2012 â€“ The Year of Change â€“ Did the Mayan calendar predict the end of prohibition of cannabis?Articles, Featured — By NUG Magazine on January 5, 2012 at 10:12 am
By: Dion Markgraaff
Everyone seems to be giving their interpretation of what the end of the current Mayan calendar in 2012 means. Who really knows, but with the wall of cannabis prohibition cracking globally â€“ could the Mayan calendarâ€™s end coincide with the beginning of the chance at cannabis freedom? With signals of cannabis policies changing around the world, the end of the Mayan calendar cycle could concur with the end of cannabis prohibition.
Switzerland â€“ Starting January 1, 2012, the official personal grow amounts of 4 plants per person will be legal. The country already has relaxed drug law enforcement and almost two decades of waxing and waning of cannabis tolerance.
Czech Republic â€“ The government decriminalized cannabis (up to 15 grams in public) and cultivation of small amounts for everyone in 2009. Recently, they have said they are going to set up a legal medical cannabis national system. In addition, they decided growers of psychedelic cacti and fungi will no longer be a crime, allowing small amounts of cultivation.
Poland â€“ At the end of 2011, the government changed the drug laws to allow prosecutors to send drug users to treatment instead of prison.
Denmark â€“ In November 2011, the city council of Copenhagen voted 39-9 to set up a committee to explore how best to legalize and regulate the sale of cannabis in the Danish capital. The move is supported by Mayor Frank Jensen. â€œWe are thinking of perhaps 30 to 40 public sales houses where the people arenâ€™t interested in selling you more, theyâ€™re interested in you,â€ said Mikkel Warming, the councilman who heads the Social Affairs Committee. â€œWho is it better for youngsters to buy marijuana from? A drug pusher who wants them to use more, who wants them to buy hard drugs, or a civil servant?â€ he asked in remarks reported by the Telegraph (UK). Warming said that while questions remained about how to implement a cannabis sales system, the Dutch model was not one he wanted to follow. â€œWe want to make it a little bit more concrete what kind of decriminalization we want: should it be a public buying system, should there be an age limit?â€ Warming said. â€œWe donâ€™t want an Amsterdam model. We want a way to make it legal to import or grow marijuana so that criminal gangs donâ€™t profit from it,â€ he said.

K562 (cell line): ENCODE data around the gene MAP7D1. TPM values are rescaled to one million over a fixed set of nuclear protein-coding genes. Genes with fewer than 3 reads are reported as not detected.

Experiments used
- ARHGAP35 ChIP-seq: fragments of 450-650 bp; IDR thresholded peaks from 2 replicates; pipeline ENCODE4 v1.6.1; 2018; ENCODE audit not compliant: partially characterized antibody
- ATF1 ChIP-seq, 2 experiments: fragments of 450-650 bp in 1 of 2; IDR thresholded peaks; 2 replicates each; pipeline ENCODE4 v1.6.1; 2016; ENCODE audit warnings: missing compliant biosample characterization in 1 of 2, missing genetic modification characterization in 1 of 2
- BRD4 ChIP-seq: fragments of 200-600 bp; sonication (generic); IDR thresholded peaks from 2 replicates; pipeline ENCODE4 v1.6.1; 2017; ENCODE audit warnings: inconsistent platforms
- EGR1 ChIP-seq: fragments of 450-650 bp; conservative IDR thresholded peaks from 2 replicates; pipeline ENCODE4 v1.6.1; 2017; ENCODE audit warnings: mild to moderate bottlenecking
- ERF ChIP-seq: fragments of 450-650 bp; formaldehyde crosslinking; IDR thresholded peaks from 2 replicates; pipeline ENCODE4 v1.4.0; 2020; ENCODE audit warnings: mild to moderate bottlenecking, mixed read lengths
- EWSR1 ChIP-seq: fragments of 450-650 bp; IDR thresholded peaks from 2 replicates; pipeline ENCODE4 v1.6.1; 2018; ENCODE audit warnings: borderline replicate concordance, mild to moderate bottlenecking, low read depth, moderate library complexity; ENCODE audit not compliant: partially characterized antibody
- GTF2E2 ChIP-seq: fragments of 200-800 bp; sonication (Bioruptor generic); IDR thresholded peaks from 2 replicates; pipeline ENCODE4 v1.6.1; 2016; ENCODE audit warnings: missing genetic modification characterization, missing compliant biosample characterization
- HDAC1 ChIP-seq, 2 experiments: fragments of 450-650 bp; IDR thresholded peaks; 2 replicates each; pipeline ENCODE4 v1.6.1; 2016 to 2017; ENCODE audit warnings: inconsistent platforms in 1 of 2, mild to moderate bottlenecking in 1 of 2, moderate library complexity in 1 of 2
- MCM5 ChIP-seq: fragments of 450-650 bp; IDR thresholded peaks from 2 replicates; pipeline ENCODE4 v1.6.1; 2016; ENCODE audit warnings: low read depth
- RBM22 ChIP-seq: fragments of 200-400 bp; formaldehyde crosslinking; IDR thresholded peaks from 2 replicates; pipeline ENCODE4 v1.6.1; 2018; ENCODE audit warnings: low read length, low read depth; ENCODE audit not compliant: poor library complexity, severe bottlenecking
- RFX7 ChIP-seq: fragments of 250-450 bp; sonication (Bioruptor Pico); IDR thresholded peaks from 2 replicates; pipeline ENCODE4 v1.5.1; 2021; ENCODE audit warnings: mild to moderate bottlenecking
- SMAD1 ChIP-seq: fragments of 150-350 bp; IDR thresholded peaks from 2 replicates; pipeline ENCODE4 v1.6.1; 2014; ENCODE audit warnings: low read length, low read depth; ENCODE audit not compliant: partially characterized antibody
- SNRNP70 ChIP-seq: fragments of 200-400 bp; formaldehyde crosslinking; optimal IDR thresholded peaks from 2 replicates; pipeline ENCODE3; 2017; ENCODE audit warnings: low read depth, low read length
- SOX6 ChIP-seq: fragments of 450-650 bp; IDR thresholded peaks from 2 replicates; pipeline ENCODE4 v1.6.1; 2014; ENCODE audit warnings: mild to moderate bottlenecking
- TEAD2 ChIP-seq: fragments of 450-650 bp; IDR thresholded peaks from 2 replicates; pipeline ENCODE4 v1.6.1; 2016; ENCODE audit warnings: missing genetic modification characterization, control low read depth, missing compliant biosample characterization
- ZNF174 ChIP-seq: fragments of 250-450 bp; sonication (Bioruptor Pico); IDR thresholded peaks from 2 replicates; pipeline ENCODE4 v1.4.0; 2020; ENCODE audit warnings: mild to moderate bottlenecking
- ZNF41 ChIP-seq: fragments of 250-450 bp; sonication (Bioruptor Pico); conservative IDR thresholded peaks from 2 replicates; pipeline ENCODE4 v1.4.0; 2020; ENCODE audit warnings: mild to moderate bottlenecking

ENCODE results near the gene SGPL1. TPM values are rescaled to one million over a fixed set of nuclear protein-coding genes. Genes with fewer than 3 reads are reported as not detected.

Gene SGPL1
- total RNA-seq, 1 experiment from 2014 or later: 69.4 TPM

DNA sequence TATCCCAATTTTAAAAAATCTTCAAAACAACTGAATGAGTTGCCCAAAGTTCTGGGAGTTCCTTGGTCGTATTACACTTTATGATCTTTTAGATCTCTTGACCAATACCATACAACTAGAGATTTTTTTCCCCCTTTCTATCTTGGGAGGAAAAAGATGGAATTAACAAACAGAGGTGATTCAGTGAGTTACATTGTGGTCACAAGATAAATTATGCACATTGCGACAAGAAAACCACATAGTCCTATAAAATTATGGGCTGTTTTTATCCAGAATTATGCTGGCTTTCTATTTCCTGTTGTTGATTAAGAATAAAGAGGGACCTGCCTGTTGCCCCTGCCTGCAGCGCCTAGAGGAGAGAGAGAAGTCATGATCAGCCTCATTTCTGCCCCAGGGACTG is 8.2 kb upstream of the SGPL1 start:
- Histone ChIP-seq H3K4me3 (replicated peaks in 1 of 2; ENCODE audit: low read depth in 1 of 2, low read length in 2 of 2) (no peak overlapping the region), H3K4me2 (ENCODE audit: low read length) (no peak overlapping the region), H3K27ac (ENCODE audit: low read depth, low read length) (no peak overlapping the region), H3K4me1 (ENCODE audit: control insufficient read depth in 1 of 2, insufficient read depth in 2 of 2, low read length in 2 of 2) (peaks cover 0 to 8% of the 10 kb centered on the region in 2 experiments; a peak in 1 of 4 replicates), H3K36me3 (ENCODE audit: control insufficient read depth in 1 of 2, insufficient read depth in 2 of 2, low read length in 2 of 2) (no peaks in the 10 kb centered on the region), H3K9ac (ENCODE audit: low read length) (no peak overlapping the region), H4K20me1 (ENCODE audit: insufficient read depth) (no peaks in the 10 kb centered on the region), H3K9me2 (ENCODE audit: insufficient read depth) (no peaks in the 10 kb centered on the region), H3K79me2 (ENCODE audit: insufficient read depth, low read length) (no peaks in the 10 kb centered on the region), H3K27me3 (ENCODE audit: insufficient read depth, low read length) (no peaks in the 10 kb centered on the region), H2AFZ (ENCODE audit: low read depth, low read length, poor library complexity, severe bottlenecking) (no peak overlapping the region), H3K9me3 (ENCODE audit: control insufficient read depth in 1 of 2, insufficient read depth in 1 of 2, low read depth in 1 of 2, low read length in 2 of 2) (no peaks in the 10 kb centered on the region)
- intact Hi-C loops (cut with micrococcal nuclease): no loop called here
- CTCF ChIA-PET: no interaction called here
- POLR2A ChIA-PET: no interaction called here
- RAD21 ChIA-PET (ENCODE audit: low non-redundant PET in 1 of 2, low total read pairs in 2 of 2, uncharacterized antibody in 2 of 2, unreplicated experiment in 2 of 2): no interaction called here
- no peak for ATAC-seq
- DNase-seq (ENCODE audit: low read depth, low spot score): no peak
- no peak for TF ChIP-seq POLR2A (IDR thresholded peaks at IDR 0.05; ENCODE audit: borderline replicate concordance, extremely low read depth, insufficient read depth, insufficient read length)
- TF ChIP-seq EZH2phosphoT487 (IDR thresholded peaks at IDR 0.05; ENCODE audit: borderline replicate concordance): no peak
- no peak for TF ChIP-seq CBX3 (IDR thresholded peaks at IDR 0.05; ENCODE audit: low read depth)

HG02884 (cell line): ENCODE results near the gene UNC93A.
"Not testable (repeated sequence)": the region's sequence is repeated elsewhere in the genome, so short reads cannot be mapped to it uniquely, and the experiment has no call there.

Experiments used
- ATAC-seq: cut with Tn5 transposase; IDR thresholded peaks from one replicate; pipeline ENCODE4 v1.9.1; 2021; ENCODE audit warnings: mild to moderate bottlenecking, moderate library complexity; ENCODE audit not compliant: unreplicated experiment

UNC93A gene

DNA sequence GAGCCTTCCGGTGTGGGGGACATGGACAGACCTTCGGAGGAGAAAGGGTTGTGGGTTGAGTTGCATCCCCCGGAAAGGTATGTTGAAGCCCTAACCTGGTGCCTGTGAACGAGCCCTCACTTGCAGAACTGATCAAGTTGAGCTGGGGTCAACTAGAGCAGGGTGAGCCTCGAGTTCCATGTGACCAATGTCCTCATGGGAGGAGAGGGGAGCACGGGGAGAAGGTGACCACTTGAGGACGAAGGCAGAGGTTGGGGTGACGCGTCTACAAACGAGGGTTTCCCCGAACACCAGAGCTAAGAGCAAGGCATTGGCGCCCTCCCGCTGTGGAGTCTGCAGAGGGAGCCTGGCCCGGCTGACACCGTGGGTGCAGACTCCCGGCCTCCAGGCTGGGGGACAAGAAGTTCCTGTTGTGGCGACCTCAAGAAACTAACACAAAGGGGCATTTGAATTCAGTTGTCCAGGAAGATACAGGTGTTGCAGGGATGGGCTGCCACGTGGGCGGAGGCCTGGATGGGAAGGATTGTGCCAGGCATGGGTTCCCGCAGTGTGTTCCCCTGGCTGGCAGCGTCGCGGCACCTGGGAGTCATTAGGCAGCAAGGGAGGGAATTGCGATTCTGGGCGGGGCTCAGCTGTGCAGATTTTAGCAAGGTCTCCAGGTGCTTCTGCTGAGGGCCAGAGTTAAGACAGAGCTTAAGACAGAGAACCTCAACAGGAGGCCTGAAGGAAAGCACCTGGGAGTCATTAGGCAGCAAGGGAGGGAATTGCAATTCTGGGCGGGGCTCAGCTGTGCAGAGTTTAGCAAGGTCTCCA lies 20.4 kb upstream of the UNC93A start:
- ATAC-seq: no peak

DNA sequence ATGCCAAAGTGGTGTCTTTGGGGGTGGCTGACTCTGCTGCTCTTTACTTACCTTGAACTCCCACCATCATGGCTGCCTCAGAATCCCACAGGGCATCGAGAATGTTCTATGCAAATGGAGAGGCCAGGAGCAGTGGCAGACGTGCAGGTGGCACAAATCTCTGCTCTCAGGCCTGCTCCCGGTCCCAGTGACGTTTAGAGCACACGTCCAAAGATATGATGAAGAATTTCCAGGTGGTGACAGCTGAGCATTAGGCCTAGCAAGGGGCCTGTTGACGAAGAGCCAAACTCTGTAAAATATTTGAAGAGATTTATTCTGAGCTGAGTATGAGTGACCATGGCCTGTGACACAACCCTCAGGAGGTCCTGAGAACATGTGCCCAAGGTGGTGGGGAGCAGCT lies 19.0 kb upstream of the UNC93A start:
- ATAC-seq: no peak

Colombia â€“ Recently, President Juan Manuel Santos has called for the global legalization of cannabis, but said his country could not be the one to lead the way. â€œThe world needs to discuss new approaches,â€ Santos said. â€œWe are basically still thinking within the same framework as we have done for the last 40 yearsâ€¦.Drug trafficking is what finances the violence and the irregular groups in our country. I would be crucified if I took the first step.â€
Washington State – An initiative to legalize cannabis for everyone over 21 has a great chance of making the November 2012 ballot and passing. The initiative is called a â€œNew Approach Washingtonâ€ and it would set up distribution to adults through state-licensed, cannabis-only stores. The impressive list of supporters include the current Seattle City Attorney Pete Holmes, Former U.S. Attorney for the Western District of Washington (and the guy who prosecuted Marc Emery) John McKay, Travel program celebrity Rick Steves, State Rep. Mary Lou Dickerson (D-Seattle), and ACLU of Washington drug policy Allison Holcomb, who is stepping down temporarily to run the campaign.
Colorado – 2012 could be the end of cannabis prohibition in Colorado. Sponsored by the Campaign to Regulate Marijuana Like Alcohol, the initiative has a signature process underway to make Coloradoâ€™s November 2012 ballot. The initiativeâ€™s backers include Mason Tvert and SAFER Colorado and Brian Vicente and Sensible Colorado, in addition to the Drug Policy Alliance, the Marijuana Policy Project, Law Enforcement Against Prohibition, NORML, and Students for Sensible Drug Policy.
California â€“ The people of this great agricultural state might have their second opportunity to legalize cannabis this November after failing to do so in 2010. At least 2 different initiatives (the Repeal Cannabis Prohibition Act and The Regulate Marijuana Like Wine Act of 2012) are positioning their way onto the 2012 ballot.
Other U.S. States â€“ Many places, like New Jersey, Rode Island, and Washington D.C., will establish their first medical cannabis dispensary systems, which will certainly change the political landscape there and in surrounding areas.
Spain â€“ The beginning of the end of cannabis prohibition may have been planted in the Basque region of Spain. This fiercely independent and autonomous area (the home of ETA) has announced that the parliament of Spainâ€™s Basque Country Autonomous Community will approve a new drug law early this year that will regulate cannabis cultivation, distribution, and consumption. â€œItâ€™s better to regulate than to ban,â€ said Jesus Maria Fernandez, second in command at the regionâ€™s health authority. Regulating â€œthe growing, sale, and consumption of cannabisâ€ is a better approach to pot smoking. Regional health authority head Rafael Bengoa echoed his subordinateâ€™s words. â€œWe do not want to be prohibitionists.â€
Hopefully the Mayan calendar is true and we are going to see the end of this old world, starting a new cycle of life. The â€œend of the worldâ€ seems like a great thing considering the state of it today. Never in the history of the world have the people of this planet had such a great opportunity than now. If the wall of cannabis prohibition has come down on December 21, 2012, then this year will truly be remembered as the end of an old era and the start of a new, better world.